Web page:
As mentioned in the Application Types page, there are two types of tokens issued by GrantID:
The identity token is normally issued when a user logs in an application configured in GrantID. The only format supported for this type of token is the JWT format.
Here's an example of what the token payload looks like:
It's outside the scope of this guide to explain each of those properties so we'll focus on a few important ones:
In the GrantID Management console, user informations are refered to as claims.
The claims that are inserted in the Identity Token can be configured by setting which Identity Scopes are allowed to be requested by an application.
The image below shows how to select the allowed Identity Scopes in the Application Settings page:
An Identity Scope has a name, display name and a set of claims. GrantID provides a couple of default scopes that include basic user claims:
|profile||User profile||name, email, phone|
Note that the application, when redirecting to GrantID, must request the scopes that correspond to the claims it wants to be inside the token.
The Identity Token displayed in the beginning of this section was issued by requesting the "openid" and "profile" scopes.
At any given time, you may need that additional information about the users are stored in GrantID. To do so, you need to add a custom claims that correspond to the informations you want to add.
Go to your subscription's home page and select the Scopes tab. In the Custom Claims, section click the button to add a New Claim:
Fill the information to create the new Claim:
Now, go to the Custom Identification Scopes section in the same page. There, you can create a custom identification scope and select the claim you've just created as well as other claims available:
Finally, return to the Application Settings page and note that the created scope now appears as an option in the Allowed Identification Scopes:
In the last section, you've learned how to create custom claims and identity scopes. But if an user does not have a value that corresponds to that claim stored in GrantID, there won't be any information to add in the Identity Token.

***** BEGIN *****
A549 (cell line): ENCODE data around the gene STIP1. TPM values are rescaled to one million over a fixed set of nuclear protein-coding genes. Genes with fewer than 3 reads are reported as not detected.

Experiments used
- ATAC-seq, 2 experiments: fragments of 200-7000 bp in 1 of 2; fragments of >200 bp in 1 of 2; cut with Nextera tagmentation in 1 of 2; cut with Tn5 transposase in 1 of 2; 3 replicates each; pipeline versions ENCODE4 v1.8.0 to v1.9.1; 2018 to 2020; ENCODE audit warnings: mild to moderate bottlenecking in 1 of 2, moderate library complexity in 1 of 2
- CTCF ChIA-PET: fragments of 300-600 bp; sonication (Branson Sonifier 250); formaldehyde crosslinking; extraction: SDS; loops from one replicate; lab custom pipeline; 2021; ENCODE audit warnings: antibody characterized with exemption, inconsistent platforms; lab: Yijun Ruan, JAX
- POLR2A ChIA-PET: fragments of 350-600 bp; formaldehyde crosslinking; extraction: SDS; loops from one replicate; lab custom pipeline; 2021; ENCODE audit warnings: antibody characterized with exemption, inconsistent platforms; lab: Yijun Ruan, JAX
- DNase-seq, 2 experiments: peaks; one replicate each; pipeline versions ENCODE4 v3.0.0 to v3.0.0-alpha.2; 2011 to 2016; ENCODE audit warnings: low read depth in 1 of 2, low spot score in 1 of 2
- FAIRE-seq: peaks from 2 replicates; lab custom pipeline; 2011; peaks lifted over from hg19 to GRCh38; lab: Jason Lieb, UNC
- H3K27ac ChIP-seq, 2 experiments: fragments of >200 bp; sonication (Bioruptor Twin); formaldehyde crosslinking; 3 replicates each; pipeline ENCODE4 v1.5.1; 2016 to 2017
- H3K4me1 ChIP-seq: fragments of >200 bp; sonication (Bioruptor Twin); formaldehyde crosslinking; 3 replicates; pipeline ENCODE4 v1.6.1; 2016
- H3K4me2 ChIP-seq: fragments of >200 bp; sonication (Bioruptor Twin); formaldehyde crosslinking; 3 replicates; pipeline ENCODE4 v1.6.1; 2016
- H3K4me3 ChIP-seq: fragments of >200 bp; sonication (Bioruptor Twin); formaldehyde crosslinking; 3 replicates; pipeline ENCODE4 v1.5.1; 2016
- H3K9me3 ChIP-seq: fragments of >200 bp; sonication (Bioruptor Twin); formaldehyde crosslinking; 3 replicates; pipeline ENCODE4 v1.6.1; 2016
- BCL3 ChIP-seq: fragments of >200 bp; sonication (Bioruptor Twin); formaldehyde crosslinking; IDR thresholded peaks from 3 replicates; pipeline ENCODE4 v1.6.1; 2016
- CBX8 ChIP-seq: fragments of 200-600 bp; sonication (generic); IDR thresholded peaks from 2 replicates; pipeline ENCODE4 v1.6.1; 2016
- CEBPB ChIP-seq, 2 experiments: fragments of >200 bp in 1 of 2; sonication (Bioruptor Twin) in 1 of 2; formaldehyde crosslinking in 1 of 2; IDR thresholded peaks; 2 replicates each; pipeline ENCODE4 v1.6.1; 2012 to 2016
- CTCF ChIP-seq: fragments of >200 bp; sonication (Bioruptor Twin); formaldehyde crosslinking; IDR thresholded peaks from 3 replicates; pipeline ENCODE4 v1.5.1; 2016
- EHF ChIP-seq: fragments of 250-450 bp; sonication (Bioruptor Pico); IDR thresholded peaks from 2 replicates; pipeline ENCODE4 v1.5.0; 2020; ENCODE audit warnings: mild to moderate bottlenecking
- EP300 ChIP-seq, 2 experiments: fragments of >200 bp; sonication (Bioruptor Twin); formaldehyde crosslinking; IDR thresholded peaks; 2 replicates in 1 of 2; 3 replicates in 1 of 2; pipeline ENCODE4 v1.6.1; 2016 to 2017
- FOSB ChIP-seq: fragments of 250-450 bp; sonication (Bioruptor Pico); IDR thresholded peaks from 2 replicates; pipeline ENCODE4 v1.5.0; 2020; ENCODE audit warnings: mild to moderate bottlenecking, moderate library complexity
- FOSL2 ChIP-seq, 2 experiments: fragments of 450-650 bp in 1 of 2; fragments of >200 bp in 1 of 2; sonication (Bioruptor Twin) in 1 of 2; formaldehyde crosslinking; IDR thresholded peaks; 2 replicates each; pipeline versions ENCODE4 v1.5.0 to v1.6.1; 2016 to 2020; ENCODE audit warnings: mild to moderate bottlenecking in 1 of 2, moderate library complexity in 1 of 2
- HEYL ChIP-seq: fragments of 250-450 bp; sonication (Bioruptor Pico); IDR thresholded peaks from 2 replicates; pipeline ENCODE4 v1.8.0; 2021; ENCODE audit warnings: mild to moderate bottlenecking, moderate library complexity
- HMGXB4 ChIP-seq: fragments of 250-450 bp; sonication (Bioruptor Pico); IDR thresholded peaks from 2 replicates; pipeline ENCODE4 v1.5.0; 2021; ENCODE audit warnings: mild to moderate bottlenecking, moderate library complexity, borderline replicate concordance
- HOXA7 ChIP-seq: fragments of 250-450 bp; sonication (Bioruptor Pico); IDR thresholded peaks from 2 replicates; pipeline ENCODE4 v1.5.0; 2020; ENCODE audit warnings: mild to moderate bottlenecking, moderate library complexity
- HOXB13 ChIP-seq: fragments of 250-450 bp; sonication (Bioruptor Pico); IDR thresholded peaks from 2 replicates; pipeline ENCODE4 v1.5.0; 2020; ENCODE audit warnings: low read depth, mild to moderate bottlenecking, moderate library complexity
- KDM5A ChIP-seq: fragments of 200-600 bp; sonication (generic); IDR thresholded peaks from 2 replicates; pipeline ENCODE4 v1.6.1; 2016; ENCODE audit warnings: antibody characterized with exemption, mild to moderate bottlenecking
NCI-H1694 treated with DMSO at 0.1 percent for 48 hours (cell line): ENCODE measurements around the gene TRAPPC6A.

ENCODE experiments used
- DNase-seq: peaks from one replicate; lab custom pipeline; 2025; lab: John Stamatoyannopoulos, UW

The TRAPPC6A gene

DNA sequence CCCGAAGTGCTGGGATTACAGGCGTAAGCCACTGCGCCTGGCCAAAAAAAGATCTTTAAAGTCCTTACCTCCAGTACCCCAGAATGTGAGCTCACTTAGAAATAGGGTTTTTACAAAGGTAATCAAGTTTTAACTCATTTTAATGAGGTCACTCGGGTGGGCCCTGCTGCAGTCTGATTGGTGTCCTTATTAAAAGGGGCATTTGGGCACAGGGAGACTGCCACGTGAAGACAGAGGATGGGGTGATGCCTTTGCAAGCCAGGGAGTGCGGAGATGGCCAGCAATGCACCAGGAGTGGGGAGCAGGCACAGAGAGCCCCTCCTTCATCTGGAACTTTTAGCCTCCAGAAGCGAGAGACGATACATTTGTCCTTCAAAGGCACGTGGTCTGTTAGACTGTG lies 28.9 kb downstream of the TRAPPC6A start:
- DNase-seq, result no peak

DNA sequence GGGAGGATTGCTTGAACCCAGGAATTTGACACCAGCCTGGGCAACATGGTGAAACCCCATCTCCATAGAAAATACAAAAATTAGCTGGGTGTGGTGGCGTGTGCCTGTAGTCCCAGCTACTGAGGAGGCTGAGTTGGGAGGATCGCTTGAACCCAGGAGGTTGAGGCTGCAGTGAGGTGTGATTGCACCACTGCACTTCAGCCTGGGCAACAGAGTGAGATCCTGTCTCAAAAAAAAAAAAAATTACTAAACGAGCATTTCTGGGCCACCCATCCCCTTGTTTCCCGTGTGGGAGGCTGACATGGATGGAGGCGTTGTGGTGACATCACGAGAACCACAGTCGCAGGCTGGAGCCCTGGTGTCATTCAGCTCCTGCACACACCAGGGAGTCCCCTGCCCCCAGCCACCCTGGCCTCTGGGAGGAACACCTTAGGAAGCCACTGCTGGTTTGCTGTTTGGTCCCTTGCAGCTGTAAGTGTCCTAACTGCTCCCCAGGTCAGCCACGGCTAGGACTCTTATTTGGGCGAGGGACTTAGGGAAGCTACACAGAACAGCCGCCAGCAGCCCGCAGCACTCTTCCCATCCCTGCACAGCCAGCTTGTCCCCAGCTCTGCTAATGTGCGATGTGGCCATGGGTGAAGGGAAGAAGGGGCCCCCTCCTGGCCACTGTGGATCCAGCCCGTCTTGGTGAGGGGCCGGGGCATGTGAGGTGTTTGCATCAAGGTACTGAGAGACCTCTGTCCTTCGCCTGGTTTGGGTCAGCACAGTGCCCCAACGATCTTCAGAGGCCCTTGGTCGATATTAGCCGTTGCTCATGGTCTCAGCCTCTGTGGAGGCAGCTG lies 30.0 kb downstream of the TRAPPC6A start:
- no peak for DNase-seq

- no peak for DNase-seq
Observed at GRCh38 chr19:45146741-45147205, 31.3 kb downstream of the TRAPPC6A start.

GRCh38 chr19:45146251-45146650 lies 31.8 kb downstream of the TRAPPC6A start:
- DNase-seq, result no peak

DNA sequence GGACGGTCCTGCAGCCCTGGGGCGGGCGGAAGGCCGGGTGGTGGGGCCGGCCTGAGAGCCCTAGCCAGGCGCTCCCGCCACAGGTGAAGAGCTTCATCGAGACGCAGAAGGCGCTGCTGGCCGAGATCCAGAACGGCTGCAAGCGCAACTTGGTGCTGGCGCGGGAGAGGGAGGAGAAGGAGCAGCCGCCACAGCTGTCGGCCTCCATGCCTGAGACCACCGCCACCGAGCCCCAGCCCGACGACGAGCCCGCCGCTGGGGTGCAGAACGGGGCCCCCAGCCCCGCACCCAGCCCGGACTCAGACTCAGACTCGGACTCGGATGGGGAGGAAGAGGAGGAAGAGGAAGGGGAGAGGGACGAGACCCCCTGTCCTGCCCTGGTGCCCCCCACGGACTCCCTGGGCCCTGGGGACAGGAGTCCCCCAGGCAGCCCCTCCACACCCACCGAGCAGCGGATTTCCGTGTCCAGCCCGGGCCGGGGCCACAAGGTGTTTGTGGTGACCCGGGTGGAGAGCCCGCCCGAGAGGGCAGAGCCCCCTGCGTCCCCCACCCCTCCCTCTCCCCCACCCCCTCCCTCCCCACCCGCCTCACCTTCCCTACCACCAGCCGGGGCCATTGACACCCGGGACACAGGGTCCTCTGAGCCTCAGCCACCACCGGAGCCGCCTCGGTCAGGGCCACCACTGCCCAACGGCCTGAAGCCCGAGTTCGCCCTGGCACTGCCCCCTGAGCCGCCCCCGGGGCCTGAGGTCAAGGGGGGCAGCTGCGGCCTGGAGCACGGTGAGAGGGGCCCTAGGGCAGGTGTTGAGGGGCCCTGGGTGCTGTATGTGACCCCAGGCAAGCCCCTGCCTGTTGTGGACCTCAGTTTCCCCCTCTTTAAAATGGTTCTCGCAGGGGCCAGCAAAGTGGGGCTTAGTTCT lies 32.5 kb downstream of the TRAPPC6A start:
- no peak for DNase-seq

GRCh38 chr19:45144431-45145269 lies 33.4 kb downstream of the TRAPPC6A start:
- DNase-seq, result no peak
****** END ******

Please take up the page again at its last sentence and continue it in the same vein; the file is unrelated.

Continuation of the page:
Adding the value for a custom claim can be done in two ways: using our REST API or by configuring the claim to be required in the application. Only the latter will be presented in this section.
Go to the Application Settings page and find a section named Required Claims. If you have custom claims registered in the application's subscription it will present them as the image shows:
When you mark custom claims as required, GrantID will change the behavior of two process:
The Access Token purpose is to grant an user or application access to a certain resource or action.
Access Tokens may be generated in two different formats: JWT and Reference, as discussed in the following sections.
Here's an example of the payload of a JWT Access Token:
It is quite similar to the Identity Token, but instead of having user information, it has the scope property which indicates all of the scopes granted to the holder of the token.
Note that the scopes in the presented token are actually Identity Scopes. They are included so that the holder of the token can retrieved information about the user by accessing the User Info Endpoint:
In order to protect a resource, you need to define API Scopes which are grouped by API Connections. Let's assume that one of your applications is a library website and that your users need to be able to view the books they have checked out.
Go to the Subscription Home page and find the API Connections section:
Select the New API connection button and provide a name and display name:
An API Scope is automatically added when the API Connection is created. The scope's name may not be changed as it must correspond to the connection's name:
Create a new scope named "library-api-checked-books":
After the API Scope is configured, you need to allow the scope to be granted to users of an application. This is done in the Application Settings Page:
Just as with Identity Scopes, the API Scopes need to be requested by the application during login.
After the settings are saved, the created API Scope will be added to the Access Token after a user logs in.
The last step is changing the library website so it checks if the Access Token provided by the user contains the required API Scope (library-api-checked-books).
This type of Access Token is an Id string like the one below:
When using Reference Tokens, the application who wants to validate them must call the GrantID Introspection endpoint: